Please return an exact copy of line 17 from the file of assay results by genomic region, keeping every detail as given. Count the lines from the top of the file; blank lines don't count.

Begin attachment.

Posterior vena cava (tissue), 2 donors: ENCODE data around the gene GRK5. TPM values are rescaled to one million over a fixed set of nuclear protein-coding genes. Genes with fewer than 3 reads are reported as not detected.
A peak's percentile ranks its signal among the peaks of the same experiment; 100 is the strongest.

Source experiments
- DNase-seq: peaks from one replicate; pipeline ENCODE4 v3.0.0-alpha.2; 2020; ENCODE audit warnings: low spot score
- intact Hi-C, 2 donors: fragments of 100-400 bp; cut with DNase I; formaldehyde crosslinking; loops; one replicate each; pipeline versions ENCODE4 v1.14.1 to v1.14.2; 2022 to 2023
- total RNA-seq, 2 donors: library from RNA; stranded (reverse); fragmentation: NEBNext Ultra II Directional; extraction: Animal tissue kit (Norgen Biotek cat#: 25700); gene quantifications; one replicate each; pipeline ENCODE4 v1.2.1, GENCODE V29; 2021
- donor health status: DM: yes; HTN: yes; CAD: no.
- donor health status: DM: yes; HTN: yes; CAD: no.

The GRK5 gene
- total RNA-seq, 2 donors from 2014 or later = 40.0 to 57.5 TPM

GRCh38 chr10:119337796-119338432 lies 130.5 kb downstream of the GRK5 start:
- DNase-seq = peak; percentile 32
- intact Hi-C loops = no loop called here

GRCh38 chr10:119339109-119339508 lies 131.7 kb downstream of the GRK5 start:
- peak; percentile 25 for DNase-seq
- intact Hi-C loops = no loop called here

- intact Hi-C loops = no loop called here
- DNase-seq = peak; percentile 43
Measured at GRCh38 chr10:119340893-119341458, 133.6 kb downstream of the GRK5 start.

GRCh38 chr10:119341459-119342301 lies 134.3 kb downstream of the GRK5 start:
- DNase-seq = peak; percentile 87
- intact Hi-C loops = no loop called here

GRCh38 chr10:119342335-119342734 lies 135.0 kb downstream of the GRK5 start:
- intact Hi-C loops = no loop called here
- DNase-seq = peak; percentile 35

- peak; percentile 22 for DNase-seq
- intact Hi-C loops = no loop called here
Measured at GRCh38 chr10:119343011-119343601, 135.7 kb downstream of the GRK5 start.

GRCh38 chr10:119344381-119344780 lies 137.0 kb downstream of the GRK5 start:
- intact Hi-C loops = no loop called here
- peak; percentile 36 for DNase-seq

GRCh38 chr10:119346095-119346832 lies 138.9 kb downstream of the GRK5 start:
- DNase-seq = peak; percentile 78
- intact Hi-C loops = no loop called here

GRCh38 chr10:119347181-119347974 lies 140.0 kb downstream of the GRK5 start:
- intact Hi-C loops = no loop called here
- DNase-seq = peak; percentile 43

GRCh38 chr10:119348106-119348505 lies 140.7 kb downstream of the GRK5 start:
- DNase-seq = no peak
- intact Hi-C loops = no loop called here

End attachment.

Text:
- intact Hi-C loops = no loop called here